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Last Saturday night, I was invited by a close friend to hear him DJ on the patio of the local gay pub and meet a young friend of his visiting from a nearby city. Upon meeting my friend and his lovely companion, I was flattered by his quick desire to "friend" me on Facebook; I happily obliged.

After a few cocktails, I invited the young friend inside the bar to dance. But to my astonishment, instead of just dancing with me, he proceeded to check his messages on his smart phone at the same time! After commenting on his strange behavior, he simply shrugged and within moments, left the dance floor (to answer messages, I presume).

Needless to say, he and I had minimal contact for the rest of the evening other than an occasional tight smile. He is still my "friend" on Face book -- but I don’t think we will be corresponding too frequently in the near future.

This young man’s strange behavior to me prompted this article, not only because of his decision to multitask while dancing but, that he was not alone in being involved with his phone at the moment. For just when I saw him on the phone, I also noticed at least four or five other men right behind him doing the same thing while standing around the dance floor waiting for someone to ask them to dance.

I had to ask myself, "Who’s going to ask them to dance if they’re busily focused on the face of the smart phone rather than the face of the potential dance partner or suitor?" After all, we all know, as in every culture, asking someone to dance shows sexual interest -- only in our world, it’s a more direct connection.

Upon reflecting on the evening and the astonishing behavior of several of my college students during my lectures and class presentations, I see an ever-increasing number of young people using their smart phones at the most inappropriate and dysfunctional settings.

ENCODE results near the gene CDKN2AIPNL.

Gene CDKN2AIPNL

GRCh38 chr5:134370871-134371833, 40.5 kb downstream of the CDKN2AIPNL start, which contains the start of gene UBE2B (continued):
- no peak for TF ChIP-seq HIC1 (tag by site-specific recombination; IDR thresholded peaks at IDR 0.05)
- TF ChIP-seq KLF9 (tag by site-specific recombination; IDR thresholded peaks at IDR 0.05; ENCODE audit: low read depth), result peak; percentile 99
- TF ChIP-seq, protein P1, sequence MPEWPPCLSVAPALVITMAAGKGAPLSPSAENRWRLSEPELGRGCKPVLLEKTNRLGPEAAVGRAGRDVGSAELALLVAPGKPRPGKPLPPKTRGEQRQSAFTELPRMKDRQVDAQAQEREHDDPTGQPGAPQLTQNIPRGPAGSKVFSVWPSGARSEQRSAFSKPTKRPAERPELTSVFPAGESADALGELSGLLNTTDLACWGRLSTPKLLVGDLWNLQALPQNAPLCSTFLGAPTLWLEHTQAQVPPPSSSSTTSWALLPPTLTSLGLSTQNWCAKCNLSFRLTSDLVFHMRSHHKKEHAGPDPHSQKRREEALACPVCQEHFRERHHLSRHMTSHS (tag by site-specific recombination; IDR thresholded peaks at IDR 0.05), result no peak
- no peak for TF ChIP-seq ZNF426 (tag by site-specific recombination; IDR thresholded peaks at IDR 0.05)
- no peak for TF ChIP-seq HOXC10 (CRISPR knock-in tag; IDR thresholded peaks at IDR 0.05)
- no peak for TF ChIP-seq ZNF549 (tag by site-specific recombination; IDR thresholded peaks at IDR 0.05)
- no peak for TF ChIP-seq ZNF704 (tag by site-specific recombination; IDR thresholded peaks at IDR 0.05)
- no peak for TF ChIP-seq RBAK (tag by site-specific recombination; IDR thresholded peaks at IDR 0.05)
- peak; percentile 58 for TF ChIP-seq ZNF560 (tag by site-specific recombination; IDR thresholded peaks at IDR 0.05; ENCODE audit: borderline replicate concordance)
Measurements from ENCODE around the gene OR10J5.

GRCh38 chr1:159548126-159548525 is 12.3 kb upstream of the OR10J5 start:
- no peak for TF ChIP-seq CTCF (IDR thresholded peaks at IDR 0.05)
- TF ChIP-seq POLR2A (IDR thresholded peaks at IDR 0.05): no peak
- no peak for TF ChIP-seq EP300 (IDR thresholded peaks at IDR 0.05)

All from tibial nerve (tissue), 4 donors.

This disruptive behavior prompts me to question whether we are raising a social order of smart phone sycophants who would be completely lost without constant contact to their baby bottles or pacifiers in the more acceptable form of their smart phones. (And why is it given that name when it encourages downright stupid behavior?)

In a New York Times article, "You Love your IPhone: Literally?," the author questions whether our IPhones have an almost addictive effect on us that without our phones, many of us would feel exceedingly stressed and out of touch with the world: "Some psychologists suggest that using our IPhones and BlackBerrys may tap into the same associative pathways in the brain that make other compulsive behaviors, such as gambling, so addictive. As with addiction to drugs, cigarettes, or food, the chemical driver of this process is the feel-good neurotransmitter dopamine."

If that is indeed the case with smart phones, how we ever going to "wean" ourselves away from them when in inappropriate places such as dance floors, class rooms or even corporate meetings, where the use of one’s phone may lead to serious repercussions; unless your boss turns a blind eye to your actions if he or she views it as acceptable, which is highly doubtful?

As a member of an older and, I believe, more socially functional generation, as well as a professor of communication, I ask all of you to be aware of your smart phone behavior in social settings. For you never know the reaction your actions will provoke if it comes across to others that your phone takes precedence over your communication partner or receiver.

After all, don’t we have to give up our "security blankets" when love or something special or even another human being is staring you right in your face?

Dr. Vince Pellegrino has PhDs in educational theater and drama therapy from New York University and is a board-certified psychotherapist in New York City and Connecticut. He teaches communications at Hofstra University. He is currently working on a book, "Gay Communication Game," about "Gayspeak"; an interactive TV program featuring real-time therapy sessions in development. Go to Dr. Vince TV for more information.


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